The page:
• jmjointventuresllc

Chicago Italian Beef and Taylor Street

What makes Chicago Italian Beef so special? The authentic Italian Beef sandwich we serve at Jonny’s is as good as what you would get today at Italian Beef places all around Chicago. Just check out on our Facebook page what our customers from Chicago say. And it’s the same sandwich I used to get on Taylor Street in Chicago’s Little Italy neighborhood. Taylor Street ran through the heart of Little Italy. It’s where you found the locals enjoying family run Italian restaurants, beef and hot dog stands, pizza places and, in the summer, the cooling Italian lemon ice stands. The aroma and ambiance of Taylor Street was wonderfully Italian. So who created Chicago Italian Beef? History says it was started in the 1920s by Italian stockyard workers looking to tenderize the tougher cuts beef that they were allowed take home. Because the beef was thinly sliced and easy to serve, it soon became a popular dish at Italian weddings. By the 1930s it had evolved to a sandwich and several shops began to serve it, most notably Al’s Beef on Taylor Street. Soon, the popularity of the Chicago Italian Beef sandwich began to spread throughout the city.

I lived in Little Italy a block from Taylor Street in 1973. At the time the neighborhood was transitioning from its origins as the home of Italian immigrant families to new group of residents who were part of the urban gentrification driven by the UIC campus and medical center district that had surrounded it. My apartment was in a renovated brick row house, but most of people living on my block were still long time residents.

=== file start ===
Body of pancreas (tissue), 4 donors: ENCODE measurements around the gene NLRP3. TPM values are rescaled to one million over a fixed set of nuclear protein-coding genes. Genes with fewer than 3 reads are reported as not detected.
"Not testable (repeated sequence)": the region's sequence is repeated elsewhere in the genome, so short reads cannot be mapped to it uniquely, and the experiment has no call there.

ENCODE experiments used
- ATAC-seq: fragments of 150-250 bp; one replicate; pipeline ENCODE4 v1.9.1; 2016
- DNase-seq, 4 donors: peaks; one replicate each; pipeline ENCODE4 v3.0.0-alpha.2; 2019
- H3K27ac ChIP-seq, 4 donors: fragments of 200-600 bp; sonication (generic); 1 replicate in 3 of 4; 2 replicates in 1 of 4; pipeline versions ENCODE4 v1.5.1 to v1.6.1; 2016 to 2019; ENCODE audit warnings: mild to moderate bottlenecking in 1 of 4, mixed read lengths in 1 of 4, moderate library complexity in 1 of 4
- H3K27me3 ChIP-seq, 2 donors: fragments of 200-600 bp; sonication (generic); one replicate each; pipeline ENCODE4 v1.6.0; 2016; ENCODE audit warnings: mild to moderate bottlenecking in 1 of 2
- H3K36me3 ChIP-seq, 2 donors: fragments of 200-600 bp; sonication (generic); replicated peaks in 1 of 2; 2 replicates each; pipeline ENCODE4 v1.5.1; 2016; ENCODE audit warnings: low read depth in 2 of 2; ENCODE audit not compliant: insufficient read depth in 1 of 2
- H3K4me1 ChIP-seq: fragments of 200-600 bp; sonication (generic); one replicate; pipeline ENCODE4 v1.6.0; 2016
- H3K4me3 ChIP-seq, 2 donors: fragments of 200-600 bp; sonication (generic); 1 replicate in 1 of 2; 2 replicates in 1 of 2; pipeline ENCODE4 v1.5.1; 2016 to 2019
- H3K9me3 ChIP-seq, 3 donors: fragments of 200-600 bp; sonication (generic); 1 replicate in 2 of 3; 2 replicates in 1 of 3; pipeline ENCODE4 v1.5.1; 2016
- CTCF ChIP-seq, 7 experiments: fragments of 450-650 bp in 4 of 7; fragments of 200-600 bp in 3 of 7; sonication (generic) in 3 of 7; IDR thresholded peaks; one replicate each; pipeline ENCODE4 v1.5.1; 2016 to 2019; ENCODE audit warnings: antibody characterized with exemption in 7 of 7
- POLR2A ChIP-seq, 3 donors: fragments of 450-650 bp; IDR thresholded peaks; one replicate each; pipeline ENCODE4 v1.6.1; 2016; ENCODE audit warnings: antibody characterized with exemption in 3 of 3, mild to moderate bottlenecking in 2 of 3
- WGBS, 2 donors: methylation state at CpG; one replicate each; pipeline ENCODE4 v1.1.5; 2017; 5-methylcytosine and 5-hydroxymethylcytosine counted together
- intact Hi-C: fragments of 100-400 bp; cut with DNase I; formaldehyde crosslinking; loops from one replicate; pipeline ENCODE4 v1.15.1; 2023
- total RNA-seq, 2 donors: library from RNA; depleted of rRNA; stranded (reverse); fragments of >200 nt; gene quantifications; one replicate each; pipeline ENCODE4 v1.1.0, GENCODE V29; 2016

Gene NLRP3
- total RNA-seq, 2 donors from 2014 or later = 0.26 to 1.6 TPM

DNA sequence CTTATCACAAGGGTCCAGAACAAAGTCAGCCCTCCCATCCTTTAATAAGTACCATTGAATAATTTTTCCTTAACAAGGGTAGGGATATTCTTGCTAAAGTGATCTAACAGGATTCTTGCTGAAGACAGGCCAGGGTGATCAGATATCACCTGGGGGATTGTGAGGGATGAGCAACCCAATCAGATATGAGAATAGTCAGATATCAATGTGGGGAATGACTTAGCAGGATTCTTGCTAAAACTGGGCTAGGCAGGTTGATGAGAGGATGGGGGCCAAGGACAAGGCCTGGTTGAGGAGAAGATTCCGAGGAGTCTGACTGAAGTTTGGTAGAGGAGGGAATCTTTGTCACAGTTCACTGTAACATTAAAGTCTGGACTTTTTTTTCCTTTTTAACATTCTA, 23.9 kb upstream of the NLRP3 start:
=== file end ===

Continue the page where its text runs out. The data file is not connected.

Our street was crowded so cars were often double-parked. If you were blocked in, you learned to just honk your horn. Soon, someone would holler out of a window to tell you they would move their car. There was no anger or animosity; it was just a part of the neighborhood’s life and charm. Back then the neighborhood still had some shady characters related to the Chicago “Outfit”. Nothing violent, mainly gambling related. Occasionally I would see a large black Cadillac parked by my favorite sandwich shop where a “bag man” would be dropping off a paper bag of cash from the numbers (betting) racket. There probably were other illicit activities going on but it wasn’t obvious. In some ways, the presence of these less reputable residents made the neighborhood feel safer. Petty criminals from the outside seemed to know better than to operate in this Italian island. While we can’t give you Jonny’s secret recipe, we can tell you how Italian Beef is made. First, a beef roast is rubbed with spices (that’s our secret) and slow cooked. Then the roast is chilled so it can be sliced thin. The sliced beef is dropped in hot au jus gravy (also our secret) to absorb that delicious flavor and piled hot on an warm Italian bread roll (ours comes from the Turano bakery in Chicago).

Now you have a critical decision: dry, wet or dipped. Wet means we just dip the ends in the gravy; dipped means the whole sandwich goes in. (If you’re not sure, we can give you some gravy on the side.) Finally, you can top it with roasted sweet peppers, spicy giardiniera or both. We’ll put cheese on if you really want, it but we consider it heresy. So that’s my Italian Beef and Taylor Street memory. If you have one, please share it in the comment section. Wishing you Good food, Good memories, Bob Marder


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